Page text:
Few fish get a bad rap quite like the piranha. Their reputation as bloodthirsty dates back to at least 1913, when Theodore Roosevelt described them as “…the most ferocious fish in the world,” and “…the fish that eats men when it can get the chance.” Since then, their depictions in popular culture have terrorized summer filmgoers and undoubtedly made more than a few people think twice about going swimming in a river or lake. Of course, this negative image is largely undeserved. Although carnivorous with a fearsome set of teeth, piranhas are not known for preying upon humans. And as it turns out, their bark may actually be worse than their bite.
Scientists have long known that piranhas can produce sounds by contracting and relaxing the muscles of their swimbladder (the gas-filled organ that fish use to maintain buoyancy), and by clacking their famously sharp teeth together. These noises are often described as “barks,” although the sound is more similar to the 8-bit blips of a classic arcade game than the bark of a dog. Piranhas use these sounds to communicate with one another, but they may also reveal information to eavesdropping scientists. Recently, researchers from the United States and Canada collaborated on a study assessing the sounds from multiple types of piranha to see if these noises could help identify individuals to species.
The common name “piranha” actually applies to numerous members a very large, and very taxonomically confusing family of fish known as the Serrasalmidae (Latin for “serrated salmon”), which includes more than 90 species. Classifying individuals from this family can be quite challenging, so scientists have turned to the sounds they produce as a promising tool to identify species in the field or laboratory. Hydrophones, which are essentially underwater microphones, are commonly used to actively or passively track fish implanted with acoustic tags. However, they can also be used for passive acoustic monitoring, which involves recording ambient sounds in the environment to detect the presence of different species, and is commonly used to study animals like birds, bats, amphibians, marine mammals, and even insects. It’s also a useful tool for detecting fish, particularly in habitats that are difficult to sample with traditional methods.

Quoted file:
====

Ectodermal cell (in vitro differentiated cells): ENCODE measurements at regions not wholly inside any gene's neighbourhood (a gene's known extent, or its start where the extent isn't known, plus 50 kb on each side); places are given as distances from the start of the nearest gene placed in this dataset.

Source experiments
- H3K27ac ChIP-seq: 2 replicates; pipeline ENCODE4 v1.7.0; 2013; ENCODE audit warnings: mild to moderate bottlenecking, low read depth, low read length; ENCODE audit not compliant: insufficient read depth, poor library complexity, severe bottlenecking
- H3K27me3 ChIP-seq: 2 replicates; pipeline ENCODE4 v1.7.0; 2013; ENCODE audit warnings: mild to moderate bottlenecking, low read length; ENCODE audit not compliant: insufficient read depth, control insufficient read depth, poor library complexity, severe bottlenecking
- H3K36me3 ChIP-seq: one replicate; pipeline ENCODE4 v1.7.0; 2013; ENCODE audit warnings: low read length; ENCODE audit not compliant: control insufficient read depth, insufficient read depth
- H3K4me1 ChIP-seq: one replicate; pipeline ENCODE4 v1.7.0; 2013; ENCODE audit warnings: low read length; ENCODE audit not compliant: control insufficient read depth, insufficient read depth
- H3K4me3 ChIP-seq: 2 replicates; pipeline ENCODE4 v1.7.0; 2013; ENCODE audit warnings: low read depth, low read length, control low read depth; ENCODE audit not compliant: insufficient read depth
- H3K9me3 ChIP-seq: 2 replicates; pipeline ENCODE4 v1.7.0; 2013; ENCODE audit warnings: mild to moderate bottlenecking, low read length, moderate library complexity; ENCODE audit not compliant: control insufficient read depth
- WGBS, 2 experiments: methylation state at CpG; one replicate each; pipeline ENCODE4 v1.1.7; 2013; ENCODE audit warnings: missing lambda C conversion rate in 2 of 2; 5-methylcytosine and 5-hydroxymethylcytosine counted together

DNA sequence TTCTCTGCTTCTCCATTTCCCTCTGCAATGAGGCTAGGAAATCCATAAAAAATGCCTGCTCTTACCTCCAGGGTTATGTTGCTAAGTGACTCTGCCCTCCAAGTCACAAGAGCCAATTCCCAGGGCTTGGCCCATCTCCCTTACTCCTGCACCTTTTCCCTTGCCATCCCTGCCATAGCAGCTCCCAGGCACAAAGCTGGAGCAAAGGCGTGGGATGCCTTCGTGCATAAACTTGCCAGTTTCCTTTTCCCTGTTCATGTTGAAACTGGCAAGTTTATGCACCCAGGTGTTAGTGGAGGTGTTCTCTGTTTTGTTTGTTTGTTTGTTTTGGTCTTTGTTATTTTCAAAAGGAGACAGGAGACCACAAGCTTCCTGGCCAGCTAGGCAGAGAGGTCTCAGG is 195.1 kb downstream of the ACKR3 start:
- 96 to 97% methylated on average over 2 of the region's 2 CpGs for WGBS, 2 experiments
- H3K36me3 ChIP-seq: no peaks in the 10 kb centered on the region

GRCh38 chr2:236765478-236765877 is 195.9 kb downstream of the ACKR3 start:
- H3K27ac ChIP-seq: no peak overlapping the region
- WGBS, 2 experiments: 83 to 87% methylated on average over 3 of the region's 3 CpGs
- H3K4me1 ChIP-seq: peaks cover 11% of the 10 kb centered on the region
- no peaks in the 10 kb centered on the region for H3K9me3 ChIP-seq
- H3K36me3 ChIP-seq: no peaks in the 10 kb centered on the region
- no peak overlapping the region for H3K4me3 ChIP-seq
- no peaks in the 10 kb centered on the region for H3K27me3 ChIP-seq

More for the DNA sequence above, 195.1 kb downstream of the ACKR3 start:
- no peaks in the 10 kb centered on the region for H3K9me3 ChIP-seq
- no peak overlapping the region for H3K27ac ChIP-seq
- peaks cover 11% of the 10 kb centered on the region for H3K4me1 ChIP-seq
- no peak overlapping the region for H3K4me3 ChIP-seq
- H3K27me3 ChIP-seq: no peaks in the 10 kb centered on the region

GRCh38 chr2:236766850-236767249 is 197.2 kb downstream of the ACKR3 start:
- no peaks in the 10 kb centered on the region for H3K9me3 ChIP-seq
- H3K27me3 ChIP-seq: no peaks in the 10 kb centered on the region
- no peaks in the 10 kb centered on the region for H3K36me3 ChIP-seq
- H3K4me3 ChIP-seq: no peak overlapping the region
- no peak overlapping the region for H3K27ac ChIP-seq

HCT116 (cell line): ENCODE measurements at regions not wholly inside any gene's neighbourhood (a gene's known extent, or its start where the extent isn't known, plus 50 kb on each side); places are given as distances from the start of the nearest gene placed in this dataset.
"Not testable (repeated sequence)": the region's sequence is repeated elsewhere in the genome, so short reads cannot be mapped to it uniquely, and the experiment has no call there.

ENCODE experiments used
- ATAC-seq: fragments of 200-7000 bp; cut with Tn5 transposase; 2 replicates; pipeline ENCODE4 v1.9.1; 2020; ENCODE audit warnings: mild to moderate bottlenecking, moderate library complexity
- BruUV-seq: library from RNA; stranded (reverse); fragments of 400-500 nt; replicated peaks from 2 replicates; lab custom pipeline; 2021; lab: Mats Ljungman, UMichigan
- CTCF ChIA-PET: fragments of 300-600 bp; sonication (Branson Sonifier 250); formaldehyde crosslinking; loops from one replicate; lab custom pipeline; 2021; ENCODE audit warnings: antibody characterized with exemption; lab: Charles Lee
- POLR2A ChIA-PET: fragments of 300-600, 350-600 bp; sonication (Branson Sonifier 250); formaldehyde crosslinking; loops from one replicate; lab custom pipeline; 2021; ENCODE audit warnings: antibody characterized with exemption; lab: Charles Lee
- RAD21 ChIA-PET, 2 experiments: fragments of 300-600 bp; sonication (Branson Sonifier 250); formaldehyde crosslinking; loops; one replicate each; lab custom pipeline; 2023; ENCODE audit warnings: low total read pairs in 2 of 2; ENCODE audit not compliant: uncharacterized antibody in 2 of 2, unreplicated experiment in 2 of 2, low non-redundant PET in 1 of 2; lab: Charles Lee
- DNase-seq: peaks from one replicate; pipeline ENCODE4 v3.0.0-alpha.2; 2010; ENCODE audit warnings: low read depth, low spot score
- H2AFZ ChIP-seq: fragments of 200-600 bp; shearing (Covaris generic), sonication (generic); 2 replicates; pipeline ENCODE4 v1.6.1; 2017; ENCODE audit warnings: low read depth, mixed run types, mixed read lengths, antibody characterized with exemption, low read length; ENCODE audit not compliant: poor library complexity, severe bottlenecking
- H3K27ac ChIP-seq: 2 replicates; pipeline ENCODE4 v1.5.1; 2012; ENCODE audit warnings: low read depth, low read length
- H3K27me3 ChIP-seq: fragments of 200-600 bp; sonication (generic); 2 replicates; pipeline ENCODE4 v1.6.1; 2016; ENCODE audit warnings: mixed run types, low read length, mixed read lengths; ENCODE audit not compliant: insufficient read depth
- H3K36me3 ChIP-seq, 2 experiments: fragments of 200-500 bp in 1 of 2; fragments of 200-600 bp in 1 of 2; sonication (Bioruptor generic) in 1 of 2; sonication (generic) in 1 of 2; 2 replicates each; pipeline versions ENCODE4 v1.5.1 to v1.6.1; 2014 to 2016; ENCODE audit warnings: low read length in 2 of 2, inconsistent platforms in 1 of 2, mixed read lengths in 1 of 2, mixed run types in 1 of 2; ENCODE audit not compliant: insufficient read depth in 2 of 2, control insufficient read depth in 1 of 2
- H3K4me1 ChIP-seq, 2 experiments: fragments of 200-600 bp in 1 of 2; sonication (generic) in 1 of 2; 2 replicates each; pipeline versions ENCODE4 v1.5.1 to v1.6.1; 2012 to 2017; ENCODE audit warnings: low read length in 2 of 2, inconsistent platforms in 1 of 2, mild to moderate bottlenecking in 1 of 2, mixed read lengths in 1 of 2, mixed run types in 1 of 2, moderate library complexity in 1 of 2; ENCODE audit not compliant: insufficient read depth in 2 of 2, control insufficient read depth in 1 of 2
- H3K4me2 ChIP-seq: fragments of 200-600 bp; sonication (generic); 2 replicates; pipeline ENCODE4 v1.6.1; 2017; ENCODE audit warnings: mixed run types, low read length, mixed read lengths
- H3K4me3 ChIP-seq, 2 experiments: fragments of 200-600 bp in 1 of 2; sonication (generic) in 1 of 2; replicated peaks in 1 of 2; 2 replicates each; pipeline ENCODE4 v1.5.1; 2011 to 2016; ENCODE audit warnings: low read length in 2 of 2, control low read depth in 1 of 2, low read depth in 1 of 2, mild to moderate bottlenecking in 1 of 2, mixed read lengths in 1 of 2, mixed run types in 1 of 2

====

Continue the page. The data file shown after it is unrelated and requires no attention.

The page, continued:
This recent study used passive acoustic monitoring to record piranhas in the Pacaya-Samiria National Reserve in Peru, where researchers caught four species of piranhas. The fish were “auditioned,” which involved gently holding them by hand underwater within 30 centimeters (about one foot) of a hydrophone to record the sounds they produced. Careful examination of the frequencies and cycle rate (the oscillating pattern within each bark) revealed differences among the species despite the high level of background noise in the river, suggesting this could be an effective method for field surveys. Notably, the researchers also discovered that larger individuals were less likely to produce sounds. They hypothesize that with further research, they may be able to detect important biological information about the age, sex, and physiological condition of an individual encoded in the sounds it produces. Although still in its early stages for fish, passive acoustic monitoring holds promise as a technique for identifying and studying the diversity of piranha or other sound-producing fish in challenging locales like the remote Amazon. Contrary to their murderous portrayal in film and television, it seems piranhas may just prefer quiet conversations with one another.